Hikers on both the long Inca Trail trek and the shorter 1-day Inca Trail hike experience the magical feeling of walking a centuries old path to arrive to Machu Picchu the way the Incas did. Excitement grows as the temples and buildings of the ancient citadel grow closer step by step, stone by stone. A last scramble up a few Incan steps and you gaze like a condor down upon Machu Picchu.
When comparing the 1-day Inca Trail versus the 4-day Inca Trail consider: trip duration, how active your group is, and your accommodation preferences. The 1-day Inca Trail is a perfect fit for travelers with shorter travel time or who like hiking but not multi-day camping treks. If you are looking to hike the Inca Trail but aren’t quite ready for the full 4-day hike to Machu Picchu, then take a look at Knowmad’s short Inca Trail itinerary featuring just one day of hiking along the final day of the Inca Trail trek, taking you into Machu Picchu.
4. WHAT TO PACK FOR THE INCA TRAIL DAY HIKE?
On this hike you will only need to bring a daypack with enough room for what you want on the trail. The night before, you will have packed an overnight bag that will be transported on the train to your hotel in Aguas Calientes while you are hiking. (Your main luggage will head to Cusco, where it will be safely and securely stored in our office until you arrive to your Cusco hotel. This is due to luggage restrictions on the train to Aguas Calientes).
What to pack for the Inca Trail in your daypack:
- Full water bottle (at least 2 litres)
- Packed lunch, including additional fruit or nuts for snacks (included and provided for you by Knowmad)
- Camera or Phone with camera (fully charged)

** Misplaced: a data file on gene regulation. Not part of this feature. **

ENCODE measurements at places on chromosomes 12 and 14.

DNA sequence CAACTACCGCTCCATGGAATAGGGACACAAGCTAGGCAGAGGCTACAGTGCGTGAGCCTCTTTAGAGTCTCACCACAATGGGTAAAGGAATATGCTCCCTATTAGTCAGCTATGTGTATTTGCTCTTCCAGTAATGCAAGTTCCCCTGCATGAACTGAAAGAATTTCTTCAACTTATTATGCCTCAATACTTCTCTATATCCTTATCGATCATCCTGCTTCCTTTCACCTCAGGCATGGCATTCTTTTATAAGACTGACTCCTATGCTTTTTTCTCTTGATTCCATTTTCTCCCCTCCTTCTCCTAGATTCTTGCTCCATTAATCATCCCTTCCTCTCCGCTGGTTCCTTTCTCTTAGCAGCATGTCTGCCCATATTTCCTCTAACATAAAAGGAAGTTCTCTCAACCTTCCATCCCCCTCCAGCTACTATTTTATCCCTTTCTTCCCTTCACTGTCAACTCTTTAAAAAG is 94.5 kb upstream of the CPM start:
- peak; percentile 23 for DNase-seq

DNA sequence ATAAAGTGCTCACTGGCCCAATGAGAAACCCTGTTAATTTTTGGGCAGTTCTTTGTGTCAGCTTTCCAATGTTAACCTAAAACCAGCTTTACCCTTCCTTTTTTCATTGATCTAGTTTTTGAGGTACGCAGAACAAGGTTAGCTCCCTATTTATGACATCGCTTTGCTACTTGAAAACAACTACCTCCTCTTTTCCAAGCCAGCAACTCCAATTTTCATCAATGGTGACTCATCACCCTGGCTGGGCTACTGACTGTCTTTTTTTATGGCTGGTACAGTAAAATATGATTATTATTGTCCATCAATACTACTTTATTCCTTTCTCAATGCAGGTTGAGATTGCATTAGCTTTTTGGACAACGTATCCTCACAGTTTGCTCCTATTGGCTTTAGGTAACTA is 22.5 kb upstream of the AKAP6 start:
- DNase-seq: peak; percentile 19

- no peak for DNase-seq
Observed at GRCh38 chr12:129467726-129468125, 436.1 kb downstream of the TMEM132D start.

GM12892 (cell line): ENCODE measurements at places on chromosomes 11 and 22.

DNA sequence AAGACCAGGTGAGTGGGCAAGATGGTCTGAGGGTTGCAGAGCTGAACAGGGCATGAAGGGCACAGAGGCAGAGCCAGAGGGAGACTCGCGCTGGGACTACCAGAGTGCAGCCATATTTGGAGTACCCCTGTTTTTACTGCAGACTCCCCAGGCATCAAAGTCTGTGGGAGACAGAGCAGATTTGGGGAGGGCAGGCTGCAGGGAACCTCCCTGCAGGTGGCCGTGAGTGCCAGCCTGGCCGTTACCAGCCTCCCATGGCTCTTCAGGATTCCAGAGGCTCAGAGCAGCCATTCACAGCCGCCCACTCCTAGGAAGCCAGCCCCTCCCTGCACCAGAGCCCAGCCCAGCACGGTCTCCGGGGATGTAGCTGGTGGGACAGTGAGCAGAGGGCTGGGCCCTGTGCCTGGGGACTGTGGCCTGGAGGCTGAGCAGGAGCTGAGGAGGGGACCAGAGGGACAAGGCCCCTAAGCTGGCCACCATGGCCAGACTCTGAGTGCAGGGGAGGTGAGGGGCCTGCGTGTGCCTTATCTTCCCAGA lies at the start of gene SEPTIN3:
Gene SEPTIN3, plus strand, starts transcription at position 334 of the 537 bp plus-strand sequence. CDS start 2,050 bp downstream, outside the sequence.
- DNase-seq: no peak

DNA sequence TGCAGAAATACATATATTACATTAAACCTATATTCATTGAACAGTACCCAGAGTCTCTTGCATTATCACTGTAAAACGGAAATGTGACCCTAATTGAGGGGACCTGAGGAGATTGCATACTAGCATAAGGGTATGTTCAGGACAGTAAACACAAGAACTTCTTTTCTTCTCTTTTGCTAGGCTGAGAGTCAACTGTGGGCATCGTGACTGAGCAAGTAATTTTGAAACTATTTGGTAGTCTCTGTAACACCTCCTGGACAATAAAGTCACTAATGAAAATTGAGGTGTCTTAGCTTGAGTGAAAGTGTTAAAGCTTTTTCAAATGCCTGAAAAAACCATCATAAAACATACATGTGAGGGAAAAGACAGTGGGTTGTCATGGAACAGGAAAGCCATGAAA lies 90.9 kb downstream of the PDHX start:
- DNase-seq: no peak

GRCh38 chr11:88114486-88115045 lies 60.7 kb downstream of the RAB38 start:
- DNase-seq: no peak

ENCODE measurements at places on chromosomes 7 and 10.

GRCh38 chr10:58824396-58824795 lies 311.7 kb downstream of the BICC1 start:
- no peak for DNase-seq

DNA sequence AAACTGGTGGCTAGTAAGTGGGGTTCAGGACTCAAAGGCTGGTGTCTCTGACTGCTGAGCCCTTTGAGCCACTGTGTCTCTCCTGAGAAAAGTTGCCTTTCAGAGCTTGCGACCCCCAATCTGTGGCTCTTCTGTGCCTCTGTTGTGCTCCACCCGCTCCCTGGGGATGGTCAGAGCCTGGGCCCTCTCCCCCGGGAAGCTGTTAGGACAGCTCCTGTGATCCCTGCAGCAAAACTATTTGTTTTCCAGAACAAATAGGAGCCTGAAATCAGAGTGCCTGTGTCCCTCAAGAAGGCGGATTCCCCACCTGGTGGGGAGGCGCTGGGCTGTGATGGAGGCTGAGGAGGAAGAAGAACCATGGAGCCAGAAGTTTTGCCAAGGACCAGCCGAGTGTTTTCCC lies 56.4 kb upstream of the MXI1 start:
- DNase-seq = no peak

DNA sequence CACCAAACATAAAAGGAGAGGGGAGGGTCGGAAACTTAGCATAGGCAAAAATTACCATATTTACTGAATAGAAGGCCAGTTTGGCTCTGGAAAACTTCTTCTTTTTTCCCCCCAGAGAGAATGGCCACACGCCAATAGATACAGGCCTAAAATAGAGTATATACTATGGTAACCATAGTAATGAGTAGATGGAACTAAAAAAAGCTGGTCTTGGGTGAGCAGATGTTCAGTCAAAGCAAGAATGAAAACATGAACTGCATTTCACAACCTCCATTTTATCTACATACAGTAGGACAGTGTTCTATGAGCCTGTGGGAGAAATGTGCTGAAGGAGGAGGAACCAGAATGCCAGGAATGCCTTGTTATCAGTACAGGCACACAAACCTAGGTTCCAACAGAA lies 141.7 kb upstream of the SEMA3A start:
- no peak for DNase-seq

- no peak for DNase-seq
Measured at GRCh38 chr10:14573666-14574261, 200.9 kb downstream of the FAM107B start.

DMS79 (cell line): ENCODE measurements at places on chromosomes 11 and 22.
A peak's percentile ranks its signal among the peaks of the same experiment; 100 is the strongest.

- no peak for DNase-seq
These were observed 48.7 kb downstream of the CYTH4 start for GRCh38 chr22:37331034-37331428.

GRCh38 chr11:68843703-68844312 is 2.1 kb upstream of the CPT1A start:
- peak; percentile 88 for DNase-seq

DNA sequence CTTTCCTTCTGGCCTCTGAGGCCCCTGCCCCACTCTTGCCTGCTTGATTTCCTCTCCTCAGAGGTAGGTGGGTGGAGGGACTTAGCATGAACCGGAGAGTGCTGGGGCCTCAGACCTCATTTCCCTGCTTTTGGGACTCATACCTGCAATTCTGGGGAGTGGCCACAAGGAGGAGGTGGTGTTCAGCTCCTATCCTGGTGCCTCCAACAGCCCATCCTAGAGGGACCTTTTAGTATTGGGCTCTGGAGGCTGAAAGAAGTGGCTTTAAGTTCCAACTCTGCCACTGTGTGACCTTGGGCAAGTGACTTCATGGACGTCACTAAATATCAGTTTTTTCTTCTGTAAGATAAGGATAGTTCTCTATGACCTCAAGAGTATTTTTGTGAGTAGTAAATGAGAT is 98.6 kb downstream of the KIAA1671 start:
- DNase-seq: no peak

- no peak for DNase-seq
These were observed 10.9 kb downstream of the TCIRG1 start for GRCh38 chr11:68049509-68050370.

- Baseball hat
- Rain shell
- Empty space for shedding layers as needed
Layers of clothing are always key for Peru weather, but especially so on full-day hikes. Be prepared to protect against the elements: sun, wind, and rain. That morning wear hiking or athletic pants, a moisture-wicking short-sleeved tee as a base layer, a long sleeve layer, and hiking socks with hiking shoes or boots. Having a lighter long-sleeve jacket for when it’s cold, an outer rain shell in case it rains, and room to put both in your daypack for when it’s hot will make for a much more comfortable experience. Ensure your hiking shoes have been well broken in with active adventures prior to your trip to Peru, so you will not get blisters. It’s also incredibly important to apply and reapply sunscreen. As you are at high elevation and near the equator, the sun is strong and burns easily even when it’s cloudy.
Trekking poles are also highly recommended for the 1-day Inca Trail hike. Trekking poles can help propel up the Incan steps when legs are tired, and help stabilize while also taking some impact off your knees when going down. They must be rubber-tipped or have rubber-tip protectors on them to best preserve the historic trail. Knowmad can provide trekking poles at no additional cost — just let your Operations or Trip Specialist know.
Hiking to Machu Picchu on the Inca Trail is rewarding. Follow footpaths through Incan ruins, sense historic strength in the stones beneath your feet, and ponder mysteries as you arrive at Machu Picchu. You can hike the Inca Trail on the traditional multi-day trek, or get a taste of the world-renowned trail on the 1-day Inca Trail hike. In both, you will hike centuries old Incan paths and celebrate an unforgettable first view of Machu Picchu citadel through the Intipunku Sun Gate. If you are ready to craft your own adventure to Machu Picchu, give our Peru Trip Specialists a call today at 612-315-2894, or email us at email@example.com. Remember, boots are made for walking.
Chau Chau, Kayli
Kayli is an Operations Specialist at Knowmad Adventures, a company dedicated to creating unique, private and custom trips in South America. She has danced, swam, zip-lined and hiked all over Central and South America and is always excited to help others dream and plan their adventures. Read Kayli’s biography and others to learn more about the Knowmad team.